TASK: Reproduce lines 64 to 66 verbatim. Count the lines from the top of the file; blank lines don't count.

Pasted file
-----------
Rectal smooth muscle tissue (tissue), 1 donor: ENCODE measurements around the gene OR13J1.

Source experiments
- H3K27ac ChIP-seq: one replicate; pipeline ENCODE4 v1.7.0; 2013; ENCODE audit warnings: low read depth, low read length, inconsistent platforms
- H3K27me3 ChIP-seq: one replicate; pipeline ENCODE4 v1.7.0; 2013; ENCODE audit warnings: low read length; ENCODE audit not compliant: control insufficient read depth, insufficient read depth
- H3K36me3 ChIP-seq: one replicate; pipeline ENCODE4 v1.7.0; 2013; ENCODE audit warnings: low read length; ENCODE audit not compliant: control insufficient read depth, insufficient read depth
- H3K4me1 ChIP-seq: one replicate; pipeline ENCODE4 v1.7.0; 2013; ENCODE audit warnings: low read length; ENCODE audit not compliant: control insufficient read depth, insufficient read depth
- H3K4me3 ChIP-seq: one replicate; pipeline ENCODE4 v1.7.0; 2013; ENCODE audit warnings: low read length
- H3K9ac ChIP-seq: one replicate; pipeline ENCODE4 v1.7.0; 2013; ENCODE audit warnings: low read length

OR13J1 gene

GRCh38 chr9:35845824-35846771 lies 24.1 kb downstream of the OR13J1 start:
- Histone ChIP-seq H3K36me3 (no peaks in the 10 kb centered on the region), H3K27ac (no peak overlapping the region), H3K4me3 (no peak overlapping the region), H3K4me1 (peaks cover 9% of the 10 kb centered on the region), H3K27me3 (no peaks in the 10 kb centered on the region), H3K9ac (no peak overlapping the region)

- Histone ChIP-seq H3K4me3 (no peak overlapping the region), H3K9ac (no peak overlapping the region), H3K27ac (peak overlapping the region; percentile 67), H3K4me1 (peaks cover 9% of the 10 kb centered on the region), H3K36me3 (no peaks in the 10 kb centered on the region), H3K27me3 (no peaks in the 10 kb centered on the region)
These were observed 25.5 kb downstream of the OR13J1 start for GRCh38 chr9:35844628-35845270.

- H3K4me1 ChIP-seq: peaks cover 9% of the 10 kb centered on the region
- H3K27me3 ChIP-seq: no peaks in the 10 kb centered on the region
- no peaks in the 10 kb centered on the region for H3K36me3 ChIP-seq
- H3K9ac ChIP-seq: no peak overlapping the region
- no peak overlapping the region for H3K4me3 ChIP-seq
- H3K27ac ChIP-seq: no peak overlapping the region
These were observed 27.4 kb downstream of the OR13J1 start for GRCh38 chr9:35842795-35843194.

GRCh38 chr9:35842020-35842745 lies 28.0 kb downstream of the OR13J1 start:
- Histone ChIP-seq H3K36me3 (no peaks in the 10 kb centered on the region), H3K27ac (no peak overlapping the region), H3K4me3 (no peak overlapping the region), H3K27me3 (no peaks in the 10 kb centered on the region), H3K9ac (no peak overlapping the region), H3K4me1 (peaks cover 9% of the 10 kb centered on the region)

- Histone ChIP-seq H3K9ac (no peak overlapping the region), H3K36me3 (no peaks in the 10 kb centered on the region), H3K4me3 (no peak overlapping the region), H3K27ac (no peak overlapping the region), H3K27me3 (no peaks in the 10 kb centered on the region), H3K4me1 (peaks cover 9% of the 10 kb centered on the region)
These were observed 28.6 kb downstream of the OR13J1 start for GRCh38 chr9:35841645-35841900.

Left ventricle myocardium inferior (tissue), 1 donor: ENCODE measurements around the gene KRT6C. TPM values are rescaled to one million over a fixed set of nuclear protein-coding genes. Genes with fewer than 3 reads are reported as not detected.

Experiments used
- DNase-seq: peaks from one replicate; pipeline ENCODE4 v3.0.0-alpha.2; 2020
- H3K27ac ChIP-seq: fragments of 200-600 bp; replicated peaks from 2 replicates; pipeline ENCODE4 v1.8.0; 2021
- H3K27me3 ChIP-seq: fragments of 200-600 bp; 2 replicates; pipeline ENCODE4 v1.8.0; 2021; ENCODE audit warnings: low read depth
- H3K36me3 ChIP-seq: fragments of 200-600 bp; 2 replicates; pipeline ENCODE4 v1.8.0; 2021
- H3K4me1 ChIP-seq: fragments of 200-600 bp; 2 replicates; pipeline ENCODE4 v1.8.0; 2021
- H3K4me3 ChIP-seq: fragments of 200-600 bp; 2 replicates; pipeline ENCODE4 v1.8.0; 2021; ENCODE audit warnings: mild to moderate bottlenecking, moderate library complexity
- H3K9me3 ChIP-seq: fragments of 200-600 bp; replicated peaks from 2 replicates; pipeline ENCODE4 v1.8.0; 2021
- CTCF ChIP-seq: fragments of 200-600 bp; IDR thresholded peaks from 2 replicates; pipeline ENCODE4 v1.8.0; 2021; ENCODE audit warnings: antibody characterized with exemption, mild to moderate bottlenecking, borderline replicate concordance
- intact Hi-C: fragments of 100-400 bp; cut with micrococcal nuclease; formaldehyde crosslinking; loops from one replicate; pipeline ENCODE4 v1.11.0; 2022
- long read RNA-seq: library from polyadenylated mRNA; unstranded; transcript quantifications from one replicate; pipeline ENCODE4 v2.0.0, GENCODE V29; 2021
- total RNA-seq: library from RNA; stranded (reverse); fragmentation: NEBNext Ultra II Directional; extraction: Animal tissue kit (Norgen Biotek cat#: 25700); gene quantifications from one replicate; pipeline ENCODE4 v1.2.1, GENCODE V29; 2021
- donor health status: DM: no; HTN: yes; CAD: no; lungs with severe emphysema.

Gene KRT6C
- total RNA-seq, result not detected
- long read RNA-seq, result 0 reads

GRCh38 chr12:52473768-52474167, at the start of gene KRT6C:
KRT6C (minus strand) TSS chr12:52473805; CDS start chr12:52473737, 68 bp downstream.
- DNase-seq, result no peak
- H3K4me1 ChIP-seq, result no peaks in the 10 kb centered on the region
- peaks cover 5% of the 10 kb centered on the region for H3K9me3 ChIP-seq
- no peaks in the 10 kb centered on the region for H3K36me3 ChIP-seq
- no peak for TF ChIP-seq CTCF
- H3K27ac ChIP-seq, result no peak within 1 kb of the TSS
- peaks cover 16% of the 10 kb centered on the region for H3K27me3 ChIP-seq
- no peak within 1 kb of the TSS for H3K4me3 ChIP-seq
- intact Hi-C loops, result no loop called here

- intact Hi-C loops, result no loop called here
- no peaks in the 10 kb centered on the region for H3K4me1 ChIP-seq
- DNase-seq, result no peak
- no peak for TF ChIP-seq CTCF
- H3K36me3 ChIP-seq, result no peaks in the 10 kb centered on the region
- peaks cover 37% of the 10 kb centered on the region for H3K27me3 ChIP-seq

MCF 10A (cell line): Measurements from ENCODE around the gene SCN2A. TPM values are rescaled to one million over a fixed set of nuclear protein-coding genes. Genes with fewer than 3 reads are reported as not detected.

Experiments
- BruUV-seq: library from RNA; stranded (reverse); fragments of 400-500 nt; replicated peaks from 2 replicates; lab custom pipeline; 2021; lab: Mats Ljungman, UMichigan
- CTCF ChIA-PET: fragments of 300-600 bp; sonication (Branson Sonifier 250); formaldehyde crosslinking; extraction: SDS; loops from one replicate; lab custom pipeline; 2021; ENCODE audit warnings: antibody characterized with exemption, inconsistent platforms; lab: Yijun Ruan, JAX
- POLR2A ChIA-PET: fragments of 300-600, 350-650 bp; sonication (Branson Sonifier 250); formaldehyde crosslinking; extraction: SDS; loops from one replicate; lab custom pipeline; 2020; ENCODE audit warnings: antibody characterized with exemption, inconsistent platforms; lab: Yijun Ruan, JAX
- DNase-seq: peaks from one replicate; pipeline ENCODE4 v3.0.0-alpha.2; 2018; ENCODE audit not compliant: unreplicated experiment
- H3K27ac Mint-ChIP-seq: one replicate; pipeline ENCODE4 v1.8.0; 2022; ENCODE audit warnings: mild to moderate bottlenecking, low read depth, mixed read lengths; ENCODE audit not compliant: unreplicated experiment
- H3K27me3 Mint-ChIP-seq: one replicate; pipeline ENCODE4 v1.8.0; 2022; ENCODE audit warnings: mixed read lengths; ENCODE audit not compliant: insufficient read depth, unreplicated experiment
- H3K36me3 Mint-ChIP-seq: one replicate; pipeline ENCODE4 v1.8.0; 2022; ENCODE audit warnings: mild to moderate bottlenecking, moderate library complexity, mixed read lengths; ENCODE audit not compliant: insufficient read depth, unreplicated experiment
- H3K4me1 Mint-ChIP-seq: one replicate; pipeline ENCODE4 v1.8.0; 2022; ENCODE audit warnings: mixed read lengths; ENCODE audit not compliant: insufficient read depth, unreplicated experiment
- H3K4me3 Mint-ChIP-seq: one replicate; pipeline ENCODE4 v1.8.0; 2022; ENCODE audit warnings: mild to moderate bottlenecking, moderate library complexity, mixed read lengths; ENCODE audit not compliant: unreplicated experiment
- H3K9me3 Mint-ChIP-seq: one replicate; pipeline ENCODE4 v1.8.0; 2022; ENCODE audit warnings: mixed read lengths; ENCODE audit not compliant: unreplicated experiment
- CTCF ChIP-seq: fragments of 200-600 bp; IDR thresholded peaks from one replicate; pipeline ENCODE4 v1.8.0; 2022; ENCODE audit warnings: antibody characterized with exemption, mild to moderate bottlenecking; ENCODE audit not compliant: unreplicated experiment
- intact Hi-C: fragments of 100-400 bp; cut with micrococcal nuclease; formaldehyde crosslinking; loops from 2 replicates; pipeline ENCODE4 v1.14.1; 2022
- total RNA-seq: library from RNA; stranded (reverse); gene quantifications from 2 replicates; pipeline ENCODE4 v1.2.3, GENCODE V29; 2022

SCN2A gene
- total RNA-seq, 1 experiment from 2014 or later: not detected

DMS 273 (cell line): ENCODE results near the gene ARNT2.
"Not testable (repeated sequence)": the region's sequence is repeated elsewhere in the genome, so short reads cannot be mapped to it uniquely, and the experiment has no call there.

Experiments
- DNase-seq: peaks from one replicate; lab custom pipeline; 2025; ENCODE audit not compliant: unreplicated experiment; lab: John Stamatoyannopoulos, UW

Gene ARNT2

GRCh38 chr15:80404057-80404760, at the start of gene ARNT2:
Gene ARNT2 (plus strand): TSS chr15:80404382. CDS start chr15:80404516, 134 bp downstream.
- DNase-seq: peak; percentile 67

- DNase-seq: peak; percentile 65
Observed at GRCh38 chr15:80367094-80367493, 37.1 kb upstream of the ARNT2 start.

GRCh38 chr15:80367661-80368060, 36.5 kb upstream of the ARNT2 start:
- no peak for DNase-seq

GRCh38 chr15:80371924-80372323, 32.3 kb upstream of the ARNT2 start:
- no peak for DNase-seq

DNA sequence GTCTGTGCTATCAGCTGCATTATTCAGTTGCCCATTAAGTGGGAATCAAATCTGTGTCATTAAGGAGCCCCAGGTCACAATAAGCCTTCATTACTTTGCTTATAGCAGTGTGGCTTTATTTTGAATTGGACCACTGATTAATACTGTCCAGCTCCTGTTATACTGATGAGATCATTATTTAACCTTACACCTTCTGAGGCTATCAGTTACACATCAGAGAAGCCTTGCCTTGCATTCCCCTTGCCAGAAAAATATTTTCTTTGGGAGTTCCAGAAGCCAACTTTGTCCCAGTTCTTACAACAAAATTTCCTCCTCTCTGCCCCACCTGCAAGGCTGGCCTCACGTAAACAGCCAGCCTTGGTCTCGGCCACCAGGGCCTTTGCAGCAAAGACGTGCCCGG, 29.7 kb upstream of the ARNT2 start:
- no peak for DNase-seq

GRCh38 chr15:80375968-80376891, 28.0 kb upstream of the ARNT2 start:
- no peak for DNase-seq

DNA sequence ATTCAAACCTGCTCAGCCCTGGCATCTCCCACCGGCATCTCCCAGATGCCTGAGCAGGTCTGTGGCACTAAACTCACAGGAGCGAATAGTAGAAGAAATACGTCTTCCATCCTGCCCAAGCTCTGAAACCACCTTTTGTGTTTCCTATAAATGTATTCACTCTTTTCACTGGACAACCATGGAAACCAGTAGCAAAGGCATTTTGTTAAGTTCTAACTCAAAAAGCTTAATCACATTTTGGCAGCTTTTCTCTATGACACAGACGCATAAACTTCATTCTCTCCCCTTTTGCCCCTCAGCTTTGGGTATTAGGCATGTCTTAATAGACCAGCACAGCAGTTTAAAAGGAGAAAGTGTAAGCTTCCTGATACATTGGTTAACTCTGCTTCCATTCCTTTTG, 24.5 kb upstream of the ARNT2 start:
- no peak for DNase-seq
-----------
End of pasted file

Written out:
- DNase-seq: peaks from one replicate; pipeline ENCODE4 v3.0.0-alpha.2; 2018; ENCODE audit not compliant: unreplicated experiment
- H3K27ac Mint-ChIP-seq: one replicate; pipeline ENCODE4 v1.8.0; 2022; ENCODE audit warnings: mild to moderate bottlenecking, low read depth, mixed read lengths; ENCODE audit not compliant: unreplicated experiment
- H3K27me3 Mint-ChIP-seq: one replicate; pipeline ENCODE4 v1.8.0; 2022; ENCODE audit warnings: mixed read lengths; ENCODE audit not compliant: insufficient read depth, unreplicated experiment